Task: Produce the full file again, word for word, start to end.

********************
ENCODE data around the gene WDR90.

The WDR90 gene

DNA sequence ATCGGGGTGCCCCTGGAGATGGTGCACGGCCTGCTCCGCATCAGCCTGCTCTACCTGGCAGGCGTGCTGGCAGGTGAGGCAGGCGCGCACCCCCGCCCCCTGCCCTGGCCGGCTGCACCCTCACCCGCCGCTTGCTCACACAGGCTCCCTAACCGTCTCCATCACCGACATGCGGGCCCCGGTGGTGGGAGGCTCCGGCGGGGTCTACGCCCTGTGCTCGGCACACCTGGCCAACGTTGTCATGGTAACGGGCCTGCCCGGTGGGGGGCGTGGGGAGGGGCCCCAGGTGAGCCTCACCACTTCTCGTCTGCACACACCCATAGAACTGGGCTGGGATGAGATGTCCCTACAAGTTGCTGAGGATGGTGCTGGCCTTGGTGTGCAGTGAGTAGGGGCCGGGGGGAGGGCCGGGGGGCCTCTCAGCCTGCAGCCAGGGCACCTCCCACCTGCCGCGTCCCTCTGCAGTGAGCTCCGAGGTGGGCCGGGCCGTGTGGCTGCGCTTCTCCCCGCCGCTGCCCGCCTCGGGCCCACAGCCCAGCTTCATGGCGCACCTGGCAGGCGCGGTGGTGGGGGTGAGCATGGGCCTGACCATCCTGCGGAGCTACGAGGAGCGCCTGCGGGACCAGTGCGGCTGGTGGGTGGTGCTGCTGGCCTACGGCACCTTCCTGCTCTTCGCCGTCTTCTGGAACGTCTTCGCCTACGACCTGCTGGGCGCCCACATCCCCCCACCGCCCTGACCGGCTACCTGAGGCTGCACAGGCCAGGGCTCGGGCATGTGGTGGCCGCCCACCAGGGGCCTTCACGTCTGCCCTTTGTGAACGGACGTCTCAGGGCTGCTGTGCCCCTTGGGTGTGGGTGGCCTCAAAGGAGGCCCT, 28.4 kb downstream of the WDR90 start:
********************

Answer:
ENCODE data around the gene WDR90.

The WDR90 gene

DNA sequence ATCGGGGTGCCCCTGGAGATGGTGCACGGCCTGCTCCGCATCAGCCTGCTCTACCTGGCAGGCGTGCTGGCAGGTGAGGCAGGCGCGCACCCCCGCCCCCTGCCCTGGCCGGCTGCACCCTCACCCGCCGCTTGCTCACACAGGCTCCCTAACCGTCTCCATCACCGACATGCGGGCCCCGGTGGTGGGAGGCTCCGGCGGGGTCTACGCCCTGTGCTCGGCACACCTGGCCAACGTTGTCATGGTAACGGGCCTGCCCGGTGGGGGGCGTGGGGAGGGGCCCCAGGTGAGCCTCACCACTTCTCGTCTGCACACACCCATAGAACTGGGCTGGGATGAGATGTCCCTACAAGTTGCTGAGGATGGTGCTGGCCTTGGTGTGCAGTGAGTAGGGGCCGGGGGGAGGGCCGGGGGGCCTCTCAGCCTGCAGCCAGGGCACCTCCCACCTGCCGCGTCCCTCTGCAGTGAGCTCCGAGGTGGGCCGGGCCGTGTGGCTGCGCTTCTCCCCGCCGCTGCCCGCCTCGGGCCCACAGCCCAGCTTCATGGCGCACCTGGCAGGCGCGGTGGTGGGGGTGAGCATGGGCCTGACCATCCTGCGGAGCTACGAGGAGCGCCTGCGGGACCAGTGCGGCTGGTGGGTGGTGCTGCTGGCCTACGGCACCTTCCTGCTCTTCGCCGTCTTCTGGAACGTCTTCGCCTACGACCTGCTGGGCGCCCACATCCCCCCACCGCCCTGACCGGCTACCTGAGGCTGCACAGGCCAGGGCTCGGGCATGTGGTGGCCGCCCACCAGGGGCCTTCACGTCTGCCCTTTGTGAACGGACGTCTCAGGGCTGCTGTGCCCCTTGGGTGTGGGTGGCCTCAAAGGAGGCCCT, 28.4 kb downstream of the WDR90 start: